The corporeality of things
The name Ballfinger dates back to 2004. Together with a small selection of design studios in North Rhine-Westphalia, the Designzentrum NRW participated for the second time in the international trade show 100%design in London. In those days, this trade show still took place in the Earls Court Exhibition Centre in the district of Kensington, and even then – in the eighth year of its existence, it had already achieved a worldwide reputation for shaping trends in interior and product design. This is where the Düsseldorf industrial designer Roland Schneider first presented the design of the „Ballfinger desk lamp” anglepoise. This cable-free lamp took up the concept of the great classics: „anglepoise task light“ by George Carwardine (1933) and „artemide tizio“ by Richard Sapper (1971), and extended it by using ball joints and cardanic suspension around the third spatial axis. Prior to this, it had only been possible to adjust positionable desk lamps along two axes, and this completely new approach met with so much interest that the design was put into production a year later without any changes. As a result, a whole family of lamps unfolded for a wide range of uses, which in the following eight years were successfully marketed in a total of 16 countries. The Ballfinger series was primarily used by planners and architects, who combined them not only with famous modern classic fittings, such as by Marcel Breuer, Eileen Grey and Le Corbusier, but also with contemporary designs, including by Konstantin Grcic and Hadi Teherani. With their timeless form, sophisticated geometry and pinpoint proportional relationships, the original design of the Ballfinger series is regarded today as one of the most beautiful desk lamps.
In addition to orders for industry, the Roland Schneider Studio is also working on freelance projects. For example, in 2010 the mechanical „Triplex“ wristwatch emerged. With a size of 42 mm, it was the first men’s watch, whose format went beyond function as a pure stylistic device. Its size and shape could be rationally explained: its casing was not simply merely quadratic but also divided into three segments, acting as a folding clasp. The austere and radical form thereby enforced was a provocation: as it did not correspond to the familiar image, it was not initially popular. A year later, therefore, the Triplex 2 Chronograph was created. This watch was more sporting, now possessed rounded edges and was powered by the reliable ETA Valjoux 7750 movement. The third design in the series followed in 2013. Although the T 33 also came with the multi-piece casing concept, it was again modelled on the classical layout, while bearing the clasp on the wristband. Whereas it was still possible to produce the lamps using traditional technologies in large quantities, the design of the Triplex demanded a maximum degree of precision as well as the cutting manufacture from solid material. By this means, the watches have been produced in laborious processes and comparably small editions. It is a similar situation with the T 33; its innovative design entailed the development of new forming technologies. This involved cutting the casing components from flat material, and using complicated work steps rigidly adhered to, to create (and finish) the casing in a three-dimensional form. Ballfinger is thus not only involved in design and construction, but also looks outside the box and integrates the future production into the design process at an early stage – thereby developing flexible and modular production systems that can be easily transferred to other applications.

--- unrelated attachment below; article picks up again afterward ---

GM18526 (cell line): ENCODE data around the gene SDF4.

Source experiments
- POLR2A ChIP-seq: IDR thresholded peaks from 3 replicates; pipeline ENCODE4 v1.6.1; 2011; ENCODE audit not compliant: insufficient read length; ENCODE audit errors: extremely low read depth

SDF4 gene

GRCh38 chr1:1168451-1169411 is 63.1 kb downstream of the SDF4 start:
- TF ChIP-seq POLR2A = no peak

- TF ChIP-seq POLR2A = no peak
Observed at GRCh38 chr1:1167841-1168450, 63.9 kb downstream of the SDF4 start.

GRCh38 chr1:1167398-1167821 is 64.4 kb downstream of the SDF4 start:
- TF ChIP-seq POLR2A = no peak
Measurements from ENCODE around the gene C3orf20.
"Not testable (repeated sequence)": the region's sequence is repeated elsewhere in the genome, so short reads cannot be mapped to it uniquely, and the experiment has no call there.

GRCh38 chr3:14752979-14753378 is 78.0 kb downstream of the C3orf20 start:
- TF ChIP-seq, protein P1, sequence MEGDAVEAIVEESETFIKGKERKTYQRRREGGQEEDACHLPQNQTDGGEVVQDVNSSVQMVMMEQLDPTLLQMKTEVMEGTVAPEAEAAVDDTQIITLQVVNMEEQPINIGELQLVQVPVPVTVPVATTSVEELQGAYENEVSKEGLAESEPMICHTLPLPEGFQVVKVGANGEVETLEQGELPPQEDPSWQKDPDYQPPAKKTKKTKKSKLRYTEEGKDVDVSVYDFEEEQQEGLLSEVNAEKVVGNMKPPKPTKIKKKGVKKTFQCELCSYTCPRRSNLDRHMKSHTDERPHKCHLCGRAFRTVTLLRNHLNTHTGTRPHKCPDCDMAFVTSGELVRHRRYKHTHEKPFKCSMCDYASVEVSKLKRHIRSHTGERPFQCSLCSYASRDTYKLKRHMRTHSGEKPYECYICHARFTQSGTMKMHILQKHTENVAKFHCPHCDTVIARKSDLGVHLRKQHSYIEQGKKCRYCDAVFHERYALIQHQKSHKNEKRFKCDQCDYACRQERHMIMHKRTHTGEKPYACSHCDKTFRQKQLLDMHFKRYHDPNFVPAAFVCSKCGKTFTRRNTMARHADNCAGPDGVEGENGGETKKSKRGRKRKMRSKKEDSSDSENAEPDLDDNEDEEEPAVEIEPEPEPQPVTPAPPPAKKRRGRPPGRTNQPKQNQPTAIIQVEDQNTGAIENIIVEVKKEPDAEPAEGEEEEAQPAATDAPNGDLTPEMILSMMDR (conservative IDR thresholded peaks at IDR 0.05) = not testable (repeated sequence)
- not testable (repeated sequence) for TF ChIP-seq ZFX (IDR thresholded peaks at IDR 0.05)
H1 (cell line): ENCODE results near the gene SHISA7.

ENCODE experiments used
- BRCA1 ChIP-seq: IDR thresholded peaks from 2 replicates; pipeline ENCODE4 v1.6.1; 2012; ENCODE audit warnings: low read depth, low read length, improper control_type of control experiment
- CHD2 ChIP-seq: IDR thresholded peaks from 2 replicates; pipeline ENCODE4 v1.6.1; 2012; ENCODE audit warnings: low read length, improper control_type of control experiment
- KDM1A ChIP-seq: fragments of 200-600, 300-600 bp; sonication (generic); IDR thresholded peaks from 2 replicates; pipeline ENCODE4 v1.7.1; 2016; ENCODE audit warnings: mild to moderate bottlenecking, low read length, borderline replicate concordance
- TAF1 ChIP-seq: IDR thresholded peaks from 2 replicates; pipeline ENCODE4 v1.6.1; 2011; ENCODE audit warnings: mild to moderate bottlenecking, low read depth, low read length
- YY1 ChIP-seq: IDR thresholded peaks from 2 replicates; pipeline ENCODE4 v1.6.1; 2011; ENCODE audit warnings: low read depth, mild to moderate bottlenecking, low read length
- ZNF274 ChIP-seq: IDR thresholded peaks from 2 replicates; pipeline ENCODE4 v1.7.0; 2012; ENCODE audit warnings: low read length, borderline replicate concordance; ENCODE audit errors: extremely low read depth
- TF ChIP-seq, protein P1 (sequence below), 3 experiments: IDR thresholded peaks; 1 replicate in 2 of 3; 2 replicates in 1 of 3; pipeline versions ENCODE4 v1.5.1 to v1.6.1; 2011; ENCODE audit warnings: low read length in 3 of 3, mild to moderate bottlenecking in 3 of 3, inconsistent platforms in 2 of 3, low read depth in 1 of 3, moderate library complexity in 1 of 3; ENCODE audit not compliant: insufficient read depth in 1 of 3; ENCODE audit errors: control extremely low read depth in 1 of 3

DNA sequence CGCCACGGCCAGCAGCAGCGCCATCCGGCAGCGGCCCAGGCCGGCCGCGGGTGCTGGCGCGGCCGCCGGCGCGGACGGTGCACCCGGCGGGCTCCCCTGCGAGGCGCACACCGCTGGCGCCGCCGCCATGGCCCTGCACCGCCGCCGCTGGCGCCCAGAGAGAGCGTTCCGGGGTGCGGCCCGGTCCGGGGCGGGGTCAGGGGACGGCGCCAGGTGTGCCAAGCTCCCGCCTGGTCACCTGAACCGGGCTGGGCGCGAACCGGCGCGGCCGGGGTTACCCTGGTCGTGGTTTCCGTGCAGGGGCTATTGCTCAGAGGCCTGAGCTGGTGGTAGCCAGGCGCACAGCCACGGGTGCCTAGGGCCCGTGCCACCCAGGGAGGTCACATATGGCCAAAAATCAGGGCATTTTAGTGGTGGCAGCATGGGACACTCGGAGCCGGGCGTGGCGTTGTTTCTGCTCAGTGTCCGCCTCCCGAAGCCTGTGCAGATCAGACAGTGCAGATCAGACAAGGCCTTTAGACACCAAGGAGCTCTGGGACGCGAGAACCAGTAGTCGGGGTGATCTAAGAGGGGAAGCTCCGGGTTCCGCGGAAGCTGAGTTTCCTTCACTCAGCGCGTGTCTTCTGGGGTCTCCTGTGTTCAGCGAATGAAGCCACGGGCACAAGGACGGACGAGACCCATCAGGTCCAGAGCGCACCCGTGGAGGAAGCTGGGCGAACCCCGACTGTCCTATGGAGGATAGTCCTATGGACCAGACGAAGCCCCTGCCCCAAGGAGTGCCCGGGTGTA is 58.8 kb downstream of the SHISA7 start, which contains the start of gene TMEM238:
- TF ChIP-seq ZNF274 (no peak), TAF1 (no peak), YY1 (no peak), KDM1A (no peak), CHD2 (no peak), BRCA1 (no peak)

In 2013, the decision was taken to also produce audio components and power units in the future. In an age when everything tonal and visual already fits into a telephone and vinyl is making a comeback, the development of record players and tape recorders began. Here particular attention was paid to magnetic tape technology: it not only presents the highest demands on precision, design and manufacturability, but has also made a major contribution to the development of today’s music culture. Until the advent of digital technology in the early 1990s, professional tape machines were the most important working devices used to produce music. As the sole storage medium for music and speech, this technology thus invariably represented the starting point for all other sound storage media such as records and compact disks. Although digital technology initially changed everything, it was, however, unable to replace the hitherto unbroken aura of the great tape machines. Today, in fact, magnetic tape technology is more in demand than ever before in many areas of music: its sound characteristics cannot be ignored and it increasingly represents a useful complement to digital recording.
Furthermore – with regard to technical possibilities that exist today and will exist in the future: it is to be expected that people will always prefer the corporeality of things to the continuing reduction possible through technical progress for a long time to come. After all, as much as new technologies are invariably convenient and enticing in the beginning: we do, though, still want to be able to decide and choose between an arbitrary user interface and real substance. The indications in this regard are unmistakable: thus, for example, the printed book will always remain on our shelves – despite all its shortcomings. The vinyl record as a haptic storage medium is enjoying a resurgence in popularity – initially without the purported involvement of the industry.